MovieBob - Intermission
Advice From A Fanboy: Mortal Kombat

Bob Chipman | 7 Oct 2011 12:00
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In case you missed the news, Ken Tanchroen - best (only?) known as the director of the Fame remake you already forgot about - has won the job of rebooting Mortal Kombat for Warner Bros. on the strength of his "accidentally leaked" (suuuuure it was...) fan film MK: Rebirth and its subsequent spinoff webseries, which reimagined the absurdly violent horror/fantasy/martial-arts franchise with gritty realism (Reptile is just a serial-killer with a skin condition, Baraka is just a guy with an extreme body-mod fetish, etc.).

I'll be blunt: I wasn't a fan, at all, of Rebirth. The entire gritty reboot trend inspires in me nothing but loathing and contempt, and the "Legacy" follow-up shorts weren't much better - never rising above the level of a Syfy Channel feature. Tanchroen, to be sure, has some basic fundamental filmmaking chops, but I'm not particularly faithful that this project can turn out as anything but a misfire.

Of course, no one from Warner is going to come beating down my door for advice, but, if they had, I probably could've saved them from taking a $200+ million bath this past summer. The director's own description of his vision (he wants a "realistic and gritty" movie without "crazy spurting pools of blood" - exactly what one thinks of when regarding a game about magical ninjas pulling each other's spines out, right?) indicates that he and I seem to simply see Mortal Kombat in different ways. I see it as Mortal Kombat and he sees it as a direct-to-DVD Lionsgate movie, apparently.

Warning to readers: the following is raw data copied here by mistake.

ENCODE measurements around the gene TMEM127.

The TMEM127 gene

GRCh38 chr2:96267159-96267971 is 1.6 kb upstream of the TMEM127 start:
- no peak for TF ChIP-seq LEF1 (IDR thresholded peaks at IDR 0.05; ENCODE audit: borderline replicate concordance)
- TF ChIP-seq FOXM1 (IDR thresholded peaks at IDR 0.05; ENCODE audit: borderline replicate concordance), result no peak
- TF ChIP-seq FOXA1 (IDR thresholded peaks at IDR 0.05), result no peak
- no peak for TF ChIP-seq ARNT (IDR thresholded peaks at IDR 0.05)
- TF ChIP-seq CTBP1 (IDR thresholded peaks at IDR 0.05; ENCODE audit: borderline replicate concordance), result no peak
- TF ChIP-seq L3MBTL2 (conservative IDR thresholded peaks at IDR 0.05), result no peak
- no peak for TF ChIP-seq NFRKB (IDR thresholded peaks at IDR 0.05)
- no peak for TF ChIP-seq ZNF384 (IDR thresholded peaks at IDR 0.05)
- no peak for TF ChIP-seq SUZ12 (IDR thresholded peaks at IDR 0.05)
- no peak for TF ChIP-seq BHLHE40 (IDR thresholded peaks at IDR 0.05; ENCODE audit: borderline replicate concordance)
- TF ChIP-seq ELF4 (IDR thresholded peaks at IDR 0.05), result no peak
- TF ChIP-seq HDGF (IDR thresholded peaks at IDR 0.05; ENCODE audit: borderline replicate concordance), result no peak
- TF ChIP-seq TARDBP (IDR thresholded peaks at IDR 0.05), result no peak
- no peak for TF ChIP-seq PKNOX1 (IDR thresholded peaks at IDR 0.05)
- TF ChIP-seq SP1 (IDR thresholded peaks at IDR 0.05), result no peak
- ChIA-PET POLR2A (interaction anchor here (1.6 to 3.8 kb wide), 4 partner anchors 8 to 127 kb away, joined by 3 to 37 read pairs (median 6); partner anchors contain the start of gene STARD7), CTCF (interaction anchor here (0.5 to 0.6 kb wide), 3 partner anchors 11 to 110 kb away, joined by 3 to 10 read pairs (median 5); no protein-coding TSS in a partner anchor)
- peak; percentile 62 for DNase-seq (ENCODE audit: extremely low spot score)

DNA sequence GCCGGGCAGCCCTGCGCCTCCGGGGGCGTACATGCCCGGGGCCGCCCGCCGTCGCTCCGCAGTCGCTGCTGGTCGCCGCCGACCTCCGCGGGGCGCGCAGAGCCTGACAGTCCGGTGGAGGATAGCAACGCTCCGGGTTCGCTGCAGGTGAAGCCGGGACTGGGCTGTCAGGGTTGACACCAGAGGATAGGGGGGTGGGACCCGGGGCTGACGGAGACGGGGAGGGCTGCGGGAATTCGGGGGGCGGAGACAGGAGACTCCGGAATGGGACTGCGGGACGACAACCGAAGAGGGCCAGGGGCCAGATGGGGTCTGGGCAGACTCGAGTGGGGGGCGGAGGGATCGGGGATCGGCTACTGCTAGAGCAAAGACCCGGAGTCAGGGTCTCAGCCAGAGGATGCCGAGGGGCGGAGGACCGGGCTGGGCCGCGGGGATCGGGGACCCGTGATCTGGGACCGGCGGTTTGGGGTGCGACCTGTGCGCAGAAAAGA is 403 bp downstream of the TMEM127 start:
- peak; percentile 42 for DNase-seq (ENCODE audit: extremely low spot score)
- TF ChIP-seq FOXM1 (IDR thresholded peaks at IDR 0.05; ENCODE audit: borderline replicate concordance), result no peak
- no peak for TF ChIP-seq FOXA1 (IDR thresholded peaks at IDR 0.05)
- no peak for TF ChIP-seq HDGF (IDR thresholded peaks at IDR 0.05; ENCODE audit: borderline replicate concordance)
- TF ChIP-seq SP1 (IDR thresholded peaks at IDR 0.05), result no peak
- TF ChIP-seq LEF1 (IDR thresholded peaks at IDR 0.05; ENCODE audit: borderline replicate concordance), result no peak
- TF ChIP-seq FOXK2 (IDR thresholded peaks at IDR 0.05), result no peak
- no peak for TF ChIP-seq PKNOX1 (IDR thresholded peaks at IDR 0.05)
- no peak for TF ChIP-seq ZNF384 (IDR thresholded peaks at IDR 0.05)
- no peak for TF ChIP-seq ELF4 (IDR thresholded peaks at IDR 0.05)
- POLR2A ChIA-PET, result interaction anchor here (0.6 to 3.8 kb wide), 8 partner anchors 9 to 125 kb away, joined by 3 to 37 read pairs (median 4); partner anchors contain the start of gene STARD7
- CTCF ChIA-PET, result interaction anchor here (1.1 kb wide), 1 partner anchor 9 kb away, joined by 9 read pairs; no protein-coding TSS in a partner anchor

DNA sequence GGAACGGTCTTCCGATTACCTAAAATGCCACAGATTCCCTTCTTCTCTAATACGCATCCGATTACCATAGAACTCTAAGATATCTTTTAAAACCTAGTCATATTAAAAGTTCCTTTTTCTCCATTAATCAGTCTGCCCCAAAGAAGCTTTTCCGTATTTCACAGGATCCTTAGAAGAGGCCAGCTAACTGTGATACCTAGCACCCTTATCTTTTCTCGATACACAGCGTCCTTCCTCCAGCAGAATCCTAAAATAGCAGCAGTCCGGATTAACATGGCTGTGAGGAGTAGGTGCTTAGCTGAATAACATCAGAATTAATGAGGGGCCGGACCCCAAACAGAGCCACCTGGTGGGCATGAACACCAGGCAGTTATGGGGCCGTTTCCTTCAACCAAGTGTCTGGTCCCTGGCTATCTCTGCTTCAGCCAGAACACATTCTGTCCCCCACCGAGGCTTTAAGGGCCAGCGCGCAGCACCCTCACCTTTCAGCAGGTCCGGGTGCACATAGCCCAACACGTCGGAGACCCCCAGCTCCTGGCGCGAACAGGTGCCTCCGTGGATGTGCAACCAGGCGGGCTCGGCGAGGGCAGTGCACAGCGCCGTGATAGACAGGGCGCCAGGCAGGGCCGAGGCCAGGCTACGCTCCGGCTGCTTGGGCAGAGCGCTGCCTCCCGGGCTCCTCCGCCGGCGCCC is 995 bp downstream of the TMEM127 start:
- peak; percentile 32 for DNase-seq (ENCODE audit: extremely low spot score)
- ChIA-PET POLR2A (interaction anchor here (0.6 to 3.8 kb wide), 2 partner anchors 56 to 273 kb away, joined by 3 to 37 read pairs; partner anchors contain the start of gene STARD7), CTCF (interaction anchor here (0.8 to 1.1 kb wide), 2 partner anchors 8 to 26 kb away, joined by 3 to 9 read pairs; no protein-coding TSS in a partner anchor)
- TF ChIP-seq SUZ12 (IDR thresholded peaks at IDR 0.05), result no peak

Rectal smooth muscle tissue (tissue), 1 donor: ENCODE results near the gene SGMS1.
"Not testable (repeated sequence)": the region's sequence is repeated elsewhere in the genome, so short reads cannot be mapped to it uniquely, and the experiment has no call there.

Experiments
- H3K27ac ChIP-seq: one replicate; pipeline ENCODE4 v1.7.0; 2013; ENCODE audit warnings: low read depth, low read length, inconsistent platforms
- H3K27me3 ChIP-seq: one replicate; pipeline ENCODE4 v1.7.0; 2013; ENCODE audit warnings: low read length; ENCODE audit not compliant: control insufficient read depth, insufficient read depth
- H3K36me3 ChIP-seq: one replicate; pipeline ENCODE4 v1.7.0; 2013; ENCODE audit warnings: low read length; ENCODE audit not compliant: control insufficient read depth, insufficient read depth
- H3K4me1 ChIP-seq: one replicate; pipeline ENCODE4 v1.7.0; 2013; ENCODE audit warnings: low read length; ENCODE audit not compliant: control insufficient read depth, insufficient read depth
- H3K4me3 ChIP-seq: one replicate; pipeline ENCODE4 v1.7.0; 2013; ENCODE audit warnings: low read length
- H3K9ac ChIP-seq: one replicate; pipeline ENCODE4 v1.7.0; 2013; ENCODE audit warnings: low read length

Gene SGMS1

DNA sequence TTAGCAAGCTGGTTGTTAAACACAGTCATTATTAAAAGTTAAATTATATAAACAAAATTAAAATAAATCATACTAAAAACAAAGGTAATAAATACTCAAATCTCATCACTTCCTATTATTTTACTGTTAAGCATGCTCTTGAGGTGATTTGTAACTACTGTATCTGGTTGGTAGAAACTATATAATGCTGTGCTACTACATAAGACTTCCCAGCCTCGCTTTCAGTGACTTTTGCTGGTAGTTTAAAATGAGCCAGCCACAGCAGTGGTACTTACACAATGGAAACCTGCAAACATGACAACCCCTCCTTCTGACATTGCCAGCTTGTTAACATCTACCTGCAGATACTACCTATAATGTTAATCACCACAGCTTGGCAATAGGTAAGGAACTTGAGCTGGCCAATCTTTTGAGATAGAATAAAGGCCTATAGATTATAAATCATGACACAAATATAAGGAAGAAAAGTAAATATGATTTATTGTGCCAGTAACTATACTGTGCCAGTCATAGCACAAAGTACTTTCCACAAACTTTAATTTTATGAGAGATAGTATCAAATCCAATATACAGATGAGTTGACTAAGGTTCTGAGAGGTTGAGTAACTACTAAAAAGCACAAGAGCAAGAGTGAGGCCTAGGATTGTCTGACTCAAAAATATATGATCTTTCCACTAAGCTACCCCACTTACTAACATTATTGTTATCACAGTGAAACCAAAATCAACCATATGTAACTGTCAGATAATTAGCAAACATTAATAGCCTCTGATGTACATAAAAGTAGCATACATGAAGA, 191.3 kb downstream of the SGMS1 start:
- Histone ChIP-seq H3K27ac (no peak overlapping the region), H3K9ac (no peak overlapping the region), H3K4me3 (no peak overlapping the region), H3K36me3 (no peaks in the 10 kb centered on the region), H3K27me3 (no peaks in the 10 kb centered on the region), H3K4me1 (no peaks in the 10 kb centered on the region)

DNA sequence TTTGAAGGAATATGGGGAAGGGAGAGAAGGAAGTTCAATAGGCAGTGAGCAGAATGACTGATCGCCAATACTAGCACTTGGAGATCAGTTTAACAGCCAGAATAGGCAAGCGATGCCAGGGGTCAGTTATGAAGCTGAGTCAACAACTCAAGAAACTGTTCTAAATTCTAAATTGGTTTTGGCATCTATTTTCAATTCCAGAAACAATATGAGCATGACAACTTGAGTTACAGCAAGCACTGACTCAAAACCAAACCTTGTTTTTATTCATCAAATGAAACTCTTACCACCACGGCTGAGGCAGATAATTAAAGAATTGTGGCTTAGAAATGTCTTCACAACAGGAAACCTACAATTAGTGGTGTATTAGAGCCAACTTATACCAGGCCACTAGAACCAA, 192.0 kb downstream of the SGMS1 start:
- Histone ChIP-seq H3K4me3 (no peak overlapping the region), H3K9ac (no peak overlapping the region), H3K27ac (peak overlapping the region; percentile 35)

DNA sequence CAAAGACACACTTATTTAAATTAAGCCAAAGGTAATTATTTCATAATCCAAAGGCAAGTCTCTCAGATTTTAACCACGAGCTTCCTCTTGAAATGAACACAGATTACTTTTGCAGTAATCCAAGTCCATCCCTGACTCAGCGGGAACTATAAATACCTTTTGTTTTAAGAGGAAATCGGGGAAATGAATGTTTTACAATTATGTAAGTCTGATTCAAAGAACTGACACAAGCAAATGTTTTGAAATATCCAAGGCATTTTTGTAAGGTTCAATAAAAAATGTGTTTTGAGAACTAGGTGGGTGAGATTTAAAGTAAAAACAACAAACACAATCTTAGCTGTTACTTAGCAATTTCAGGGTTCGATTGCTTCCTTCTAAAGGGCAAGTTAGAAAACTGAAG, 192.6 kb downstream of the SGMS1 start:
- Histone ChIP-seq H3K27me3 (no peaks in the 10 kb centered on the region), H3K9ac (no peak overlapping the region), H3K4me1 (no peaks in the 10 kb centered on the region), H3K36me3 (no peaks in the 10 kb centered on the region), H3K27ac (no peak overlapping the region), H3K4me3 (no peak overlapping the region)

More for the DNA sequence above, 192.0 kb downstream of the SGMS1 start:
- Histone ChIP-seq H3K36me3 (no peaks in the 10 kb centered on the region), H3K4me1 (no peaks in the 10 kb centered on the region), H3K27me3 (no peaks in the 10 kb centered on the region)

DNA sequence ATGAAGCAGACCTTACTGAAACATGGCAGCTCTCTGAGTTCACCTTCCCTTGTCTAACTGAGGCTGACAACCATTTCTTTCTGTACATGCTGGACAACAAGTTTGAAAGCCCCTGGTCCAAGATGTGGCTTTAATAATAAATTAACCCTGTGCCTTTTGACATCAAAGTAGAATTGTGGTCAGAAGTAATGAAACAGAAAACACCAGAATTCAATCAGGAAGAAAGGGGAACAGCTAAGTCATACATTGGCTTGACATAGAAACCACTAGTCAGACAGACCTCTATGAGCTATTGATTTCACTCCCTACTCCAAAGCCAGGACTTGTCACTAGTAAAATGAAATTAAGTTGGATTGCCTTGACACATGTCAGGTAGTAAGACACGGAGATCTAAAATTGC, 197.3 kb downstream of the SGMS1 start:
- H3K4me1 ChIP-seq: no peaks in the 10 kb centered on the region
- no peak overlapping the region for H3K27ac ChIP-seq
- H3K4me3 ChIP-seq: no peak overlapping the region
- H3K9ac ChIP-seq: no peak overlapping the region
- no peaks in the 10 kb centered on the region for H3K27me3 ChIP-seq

But just as a thought-experiment/column-fodder, here's what I'd probably have offered up if someone had asked me. Anyone from Warner Bros. reading this is welcome to consider these freebies, because that's just how swell of a guy I am.

Go Back to the Game

For a change, I can actually make most of my argument in plainly financial terms: Warner Bros? You JUST released a Mortal Kombat game that embraced the series' fistfight-in-a-Halloween-Store aesthetic with an enthusiasm that bordered on the absurd: Color-coded ninjas, robots, interdimensional aliens, literal demons from Hell, four-armed tiger-men, cackling "Oriental" supervillians straight out of Fu-Manchu and fighters spilling gallons of blood somehow released under high-pressure. It is now the biggest-selling product in the series' history. That should tell you something.

The "story mode" and character-interactions of this game were ridiculous, high-camp kung-fu schlock... but it's the ridiculous, high-camp kung-fu schlock Mortal Kombat fans have been mainlining for years and are clearly begging for.

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